Dehydrated Skin: 6 Signs You Have It + How To Get It Back To Its Supple Self
Oh, dehydrated skin: The one skin care woe people tend to groan about on the regular. That's because dehydration spares no skin type—it simply refers to a lack of water in the skin, which anyone (regardless of age, skin texture, or tone) can struggle with.
Although, dehydrated skin looks a little different on everybody, making it all the more difficult to pinpoint and treat. So we got expert intel: Here's exactly how to tell if your skin cells are begging for hydration, plus how to get your skin back to its glowy, supple self.
How to tell your skin is dehydrated.
Some people might experience irritation (typically those with sensitive skin and a compromised skin barrier), while others may see an uptick in oil. Everyone's skin reacts differently, so it's important to figure out what your skin is trying to tell you. "You don't have to have all of these," explains celebrity facialist Joanna Vargas, founder of Joanna Vargas Salons and Skin Care and author of Glow From Within. "Just one can mean dehydration."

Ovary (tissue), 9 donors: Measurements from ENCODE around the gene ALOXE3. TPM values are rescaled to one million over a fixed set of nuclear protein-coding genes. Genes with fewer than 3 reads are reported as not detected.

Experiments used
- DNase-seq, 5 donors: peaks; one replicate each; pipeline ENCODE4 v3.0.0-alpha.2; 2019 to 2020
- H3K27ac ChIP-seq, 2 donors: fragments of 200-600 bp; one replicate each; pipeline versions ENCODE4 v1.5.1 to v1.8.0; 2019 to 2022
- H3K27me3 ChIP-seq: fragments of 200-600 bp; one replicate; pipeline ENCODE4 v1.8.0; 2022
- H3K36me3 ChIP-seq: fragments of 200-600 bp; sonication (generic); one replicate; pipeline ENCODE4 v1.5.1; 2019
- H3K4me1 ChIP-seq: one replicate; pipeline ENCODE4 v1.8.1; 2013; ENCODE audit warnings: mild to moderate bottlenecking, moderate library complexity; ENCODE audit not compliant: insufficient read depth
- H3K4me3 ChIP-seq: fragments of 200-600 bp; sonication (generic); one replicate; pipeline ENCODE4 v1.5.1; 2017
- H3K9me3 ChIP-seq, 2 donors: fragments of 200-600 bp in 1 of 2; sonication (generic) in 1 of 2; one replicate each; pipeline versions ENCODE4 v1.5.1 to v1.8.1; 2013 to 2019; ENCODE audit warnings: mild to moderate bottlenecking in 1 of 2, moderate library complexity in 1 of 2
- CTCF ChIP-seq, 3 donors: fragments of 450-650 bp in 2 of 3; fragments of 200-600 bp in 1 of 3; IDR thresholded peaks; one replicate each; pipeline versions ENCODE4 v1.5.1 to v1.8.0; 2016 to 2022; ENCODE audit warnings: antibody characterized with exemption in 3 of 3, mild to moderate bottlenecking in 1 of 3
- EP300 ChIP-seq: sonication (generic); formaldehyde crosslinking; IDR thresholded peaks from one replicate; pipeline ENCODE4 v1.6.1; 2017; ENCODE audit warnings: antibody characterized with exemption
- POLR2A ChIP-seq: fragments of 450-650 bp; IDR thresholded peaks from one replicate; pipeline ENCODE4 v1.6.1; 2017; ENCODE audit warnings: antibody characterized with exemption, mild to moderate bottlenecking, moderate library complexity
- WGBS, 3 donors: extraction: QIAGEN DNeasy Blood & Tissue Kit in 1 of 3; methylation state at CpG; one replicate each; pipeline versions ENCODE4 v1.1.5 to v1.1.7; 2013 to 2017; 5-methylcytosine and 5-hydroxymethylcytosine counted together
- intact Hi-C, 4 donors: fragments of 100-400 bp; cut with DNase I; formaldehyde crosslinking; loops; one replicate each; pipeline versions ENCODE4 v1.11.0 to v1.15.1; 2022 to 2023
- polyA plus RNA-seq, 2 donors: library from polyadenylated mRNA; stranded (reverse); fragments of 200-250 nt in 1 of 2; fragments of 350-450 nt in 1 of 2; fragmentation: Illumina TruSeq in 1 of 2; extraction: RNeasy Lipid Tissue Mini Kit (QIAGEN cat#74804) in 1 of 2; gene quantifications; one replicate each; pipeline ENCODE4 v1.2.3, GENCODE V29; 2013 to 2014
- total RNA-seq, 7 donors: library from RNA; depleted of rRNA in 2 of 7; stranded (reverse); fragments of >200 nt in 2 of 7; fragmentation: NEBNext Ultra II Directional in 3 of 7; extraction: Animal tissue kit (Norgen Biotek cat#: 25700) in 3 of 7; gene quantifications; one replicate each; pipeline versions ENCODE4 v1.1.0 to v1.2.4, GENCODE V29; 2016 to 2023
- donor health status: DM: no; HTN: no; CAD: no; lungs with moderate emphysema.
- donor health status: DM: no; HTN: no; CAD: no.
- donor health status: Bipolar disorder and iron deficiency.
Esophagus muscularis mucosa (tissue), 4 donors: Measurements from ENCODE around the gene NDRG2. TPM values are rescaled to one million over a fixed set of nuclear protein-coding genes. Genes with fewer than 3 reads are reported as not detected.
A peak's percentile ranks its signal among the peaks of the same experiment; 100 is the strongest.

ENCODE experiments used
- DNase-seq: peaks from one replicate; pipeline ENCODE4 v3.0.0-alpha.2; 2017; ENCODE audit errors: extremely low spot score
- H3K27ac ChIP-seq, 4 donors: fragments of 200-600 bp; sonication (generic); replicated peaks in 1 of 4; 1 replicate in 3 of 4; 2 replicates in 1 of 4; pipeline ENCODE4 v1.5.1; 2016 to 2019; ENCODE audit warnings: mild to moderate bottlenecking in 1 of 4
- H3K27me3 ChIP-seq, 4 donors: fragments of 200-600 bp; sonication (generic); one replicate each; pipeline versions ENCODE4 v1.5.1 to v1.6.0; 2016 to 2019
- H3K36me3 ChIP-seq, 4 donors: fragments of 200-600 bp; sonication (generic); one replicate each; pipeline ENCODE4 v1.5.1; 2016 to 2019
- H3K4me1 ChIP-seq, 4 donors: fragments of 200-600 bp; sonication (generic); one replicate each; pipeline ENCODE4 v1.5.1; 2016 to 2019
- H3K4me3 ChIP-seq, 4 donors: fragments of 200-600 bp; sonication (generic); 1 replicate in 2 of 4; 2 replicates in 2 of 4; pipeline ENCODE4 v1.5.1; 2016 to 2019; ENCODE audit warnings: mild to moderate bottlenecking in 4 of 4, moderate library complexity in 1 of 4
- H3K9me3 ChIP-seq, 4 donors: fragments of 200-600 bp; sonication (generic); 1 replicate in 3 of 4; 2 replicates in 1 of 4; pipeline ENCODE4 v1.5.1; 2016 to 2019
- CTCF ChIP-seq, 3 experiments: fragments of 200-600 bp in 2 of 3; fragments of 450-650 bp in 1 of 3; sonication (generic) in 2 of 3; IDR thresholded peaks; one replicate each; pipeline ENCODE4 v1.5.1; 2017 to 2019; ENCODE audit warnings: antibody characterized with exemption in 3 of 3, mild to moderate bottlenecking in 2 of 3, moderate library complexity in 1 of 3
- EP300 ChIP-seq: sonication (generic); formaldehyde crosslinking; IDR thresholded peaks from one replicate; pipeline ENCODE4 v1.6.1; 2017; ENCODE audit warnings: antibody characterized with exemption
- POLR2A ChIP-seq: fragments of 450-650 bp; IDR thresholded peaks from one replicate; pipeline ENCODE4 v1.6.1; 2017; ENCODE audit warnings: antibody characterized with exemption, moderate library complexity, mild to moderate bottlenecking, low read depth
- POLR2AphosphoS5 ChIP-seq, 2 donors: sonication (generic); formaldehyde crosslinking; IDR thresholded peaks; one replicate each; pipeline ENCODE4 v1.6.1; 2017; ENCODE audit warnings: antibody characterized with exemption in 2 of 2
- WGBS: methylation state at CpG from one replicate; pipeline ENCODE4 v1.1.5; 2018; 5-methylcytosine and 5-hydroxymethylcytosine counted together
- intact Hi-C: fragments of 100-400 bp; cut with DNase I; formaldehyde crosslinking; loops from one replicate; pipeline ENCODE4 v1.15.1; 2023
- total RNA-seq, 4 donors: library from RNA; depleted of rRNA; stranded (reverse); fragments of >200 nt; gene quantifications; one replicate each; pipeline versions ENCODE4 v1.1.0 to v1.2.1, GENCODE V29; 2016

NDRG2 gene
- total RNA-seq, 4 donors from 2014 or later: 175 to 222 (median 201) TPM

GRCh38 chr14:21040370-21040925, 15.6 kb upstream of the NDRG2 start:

That said, here are the most common telltale signs for you to wade through:
If you wake up to skin that's looking a bit blah, you may have dehydration to blame: "Dehydrated skin may look dull, lack radiance, and may appear ashy if you have darker skin tones," board-certified dermatologist Joshua Zeichner, M.D., has told us.